The Malta Independent 5 June 2023, Monday
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Now we have the proof: The islands are heading for the tourism doomsday

Julian Zarb Sunday, 2 October 2022, 06:58 Last update: about 9 months ago

In my last article, I wrote about the importance of pulling ourselves together and really applying the management of tourism on these islands before it is too late to even dream of attracting visitors for the character, culture and history. This week I will take a look at the conference I attended at the Malta Chamber with the theme: Rediscovering Tourism. This event came in the shadow of a report that was published earlier this week about the carrying capacity for the islands (the last carrying capacity study was prepared in 1999 and covered the 10 years from 2000 to 2010). Effectively, since 2010, we have been managing tourism blindly and we went from 1.3 million visitors in 2013 to 2.7 million visitors in 2019 without a clue how we got there, the impact this sudden surge had on the social, economic, infrastructural and cultural factors. The carrying capacity commissioned by an NGO representing the Hotel and Catering Industry saw fit to claim that, based on existing infrastructure, we need to attract 4.7 million visitors a year – do you know what this means? It means that the amount of visitors should be nine times the local population. It means the strain on the infrastructure, energy, water and cultural issues will be phenomenal; it actually means that we are destroying all that is characteristic of these islands to accommodate more tourists and please more businesspersons. It means the local community will remain on the periphery of all this and does not have a say in the planning of any sustainable and quality tourism. We have failed miserably in tourism today and it will be one hell of a job to reverse this sad situation.


The conference at the Malta Chamber presented a number of options to rediscover tourism although the opening words by the Malta Tourism Authority and the Ministry for Tourism repeated the same jargon that we have heard from politicians in the last decade – promises of better quality, promises of sustainable tourism and promises of a more attractive island – the truth, on the other hand, shows a shoddy, decrepit, overdeveloped island archipelago that cannot be attractive to any visitor unless that visitor was extremely intoxicated, high on some drugs or just plain uninterested in anything but booze, sun and sex.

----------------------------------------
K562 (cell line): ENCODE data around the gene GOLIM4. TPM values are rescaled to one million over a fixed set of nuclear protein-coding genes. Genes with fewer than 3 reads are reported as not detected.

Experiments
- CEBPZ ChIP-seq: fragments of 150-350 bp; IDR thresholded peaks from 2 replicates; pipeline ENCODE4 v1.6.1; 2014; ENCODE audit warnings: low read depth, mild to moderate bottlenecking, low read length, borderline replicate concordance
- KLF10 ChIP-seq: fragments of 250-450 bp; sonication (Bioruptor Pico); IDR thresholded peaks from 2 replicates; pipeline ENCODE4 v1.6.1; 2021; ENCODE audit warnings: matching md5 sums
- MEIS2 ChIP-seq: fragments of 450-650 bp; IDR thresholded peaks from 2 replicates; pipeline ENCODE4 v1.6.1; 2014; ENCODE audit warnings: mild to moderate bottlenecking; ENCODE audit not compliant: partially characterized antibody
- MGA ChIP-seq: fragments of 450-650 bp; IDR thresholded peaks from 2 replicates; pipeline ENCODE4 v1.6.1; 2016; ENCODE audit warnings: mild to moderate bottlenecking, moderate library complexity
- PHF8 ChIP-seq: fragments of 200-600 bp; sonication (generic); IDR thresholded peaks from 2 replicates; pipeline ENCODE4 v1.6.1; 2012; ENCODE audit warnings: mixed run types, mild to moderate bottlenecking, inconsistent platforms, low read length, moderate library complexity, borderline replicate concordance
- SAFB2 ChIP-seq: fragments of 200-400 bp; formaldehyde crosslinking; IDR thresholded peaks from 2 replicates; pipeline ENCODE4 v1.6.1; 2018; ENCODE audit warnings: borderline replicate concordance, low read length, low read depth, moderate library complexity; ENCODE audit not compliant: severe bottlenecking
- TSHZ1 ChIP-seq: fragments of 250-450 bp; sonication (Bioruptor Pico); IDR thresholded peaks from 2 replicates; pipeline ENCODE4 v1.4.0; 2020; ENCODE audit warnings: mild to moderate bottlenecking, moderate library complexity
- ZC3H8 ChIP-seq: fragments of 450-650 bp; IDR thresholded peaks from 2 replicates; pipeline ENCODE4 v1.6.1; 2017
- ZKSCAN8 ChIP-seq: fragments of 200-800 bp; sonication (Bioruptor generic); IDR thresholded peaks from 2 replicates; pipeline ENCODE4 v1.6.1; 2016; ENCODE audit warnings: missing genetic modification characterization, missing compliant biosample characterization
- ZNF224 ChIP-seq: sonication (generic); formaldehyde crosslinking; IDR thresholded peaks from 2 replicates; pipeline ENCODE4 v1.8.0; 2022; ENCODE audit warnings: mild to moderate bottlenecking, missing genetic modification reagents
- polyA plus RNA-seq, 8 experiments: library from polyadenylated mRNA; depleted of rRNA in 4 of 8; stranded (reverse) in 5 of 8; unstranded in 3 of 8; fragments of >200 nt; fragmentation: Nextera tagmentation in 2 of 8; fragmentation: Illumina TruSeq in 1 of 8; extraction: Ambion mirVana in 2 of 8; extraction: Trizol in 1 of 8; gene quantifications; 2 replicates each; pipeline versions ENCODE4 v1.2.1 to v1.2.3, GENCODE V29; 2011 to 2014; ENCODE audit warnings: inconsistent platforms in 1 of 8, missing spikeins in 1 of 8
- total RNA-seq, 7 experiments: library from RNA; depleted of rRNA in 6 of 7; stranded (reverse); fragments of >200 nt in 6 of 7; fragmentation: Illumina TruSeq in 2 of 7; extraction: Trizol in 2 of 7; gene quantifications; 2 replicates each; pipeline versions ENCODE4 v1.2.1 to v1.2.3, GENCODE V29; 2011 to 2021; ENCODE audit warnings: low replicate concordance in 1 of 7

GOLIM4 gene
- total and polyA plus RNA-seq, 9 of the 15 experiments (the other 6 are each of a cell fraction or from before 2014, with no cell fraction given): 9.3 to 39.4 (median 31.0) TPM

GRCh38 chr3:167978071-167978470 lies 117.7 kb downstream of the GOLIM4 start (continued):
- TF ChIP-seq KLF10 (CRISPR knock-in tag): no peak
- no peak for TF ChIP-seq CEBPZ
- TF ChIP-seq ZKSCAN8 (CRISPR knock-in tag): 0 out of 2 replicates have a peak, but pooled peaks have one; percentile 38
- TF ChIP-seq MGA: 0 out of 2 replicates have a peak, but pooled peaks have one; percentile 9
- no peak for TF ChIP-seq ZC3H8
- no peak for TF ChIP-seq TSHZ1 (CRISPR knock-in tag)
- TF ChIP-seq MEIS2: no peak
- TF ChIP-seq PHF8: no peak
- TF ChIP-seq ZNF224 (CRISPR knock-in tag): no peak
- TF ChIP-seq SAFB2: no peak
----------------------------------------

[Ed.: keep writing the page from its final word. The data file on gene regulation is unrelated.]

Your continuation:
There are still people out there, many of which were present at the Malta Chamber this week, who still have that urge to put things right, to question national policies and strategies that go against the national interest of tourism. All we need now is for these people to wake up and take action rather than be placid about the situation. Do not be taken in by quantitative data and ever increasing numbers; these islands deserve a thorough makeover using the integrated approach to tourism planning; we are all stakeholders, stewards who should be the hosts and hostesses to our visitors. Once again let me repeat the method we will use to develop this community spirit. I have already been approached by a number of persons ready to cooperate in this process and, rest assured, you will be included in the process. The key points are replicated in the recommendations below. Let us get going.


Recommendations and Summary

1.      Let us build community spirit by developing the guidelines for stewardship together I invite all those interested to contact me.

2.      We should identify areas where we can regenerate local tourism for the quality visitor.

3.      Recognise our duty as communities to enhance our environment and care for the precious trees that will add value to our moral, ethical and physical quality of life.

4.      Those NGOs and persons (including local councils) interested in working with me on this project should email me on [email protected] or call me on 9916 7805.

5.      Let us get going let us really build better and reverse the horrendous state of this island.


I sometimes wonder – am I writing for the converted? Are there any other persons who agree or disagree with me? I frequently meet people who read these articles – but these articles are not just there to be read on a lazy Sunday afternoon, they are there to sow the seeds of change from apathy to commitment – to make tourism an activity we can be proud of. Let me know what you think and how you feel about tourism.


Dr Julian Zarb is a researcher, local tourism planning consultant and an academic at the University of Malta. He has also been appointed as an expert for the High Streets Task Force in the UK. His main area of research is community-based tourism and local tourism planning using the integrated approach


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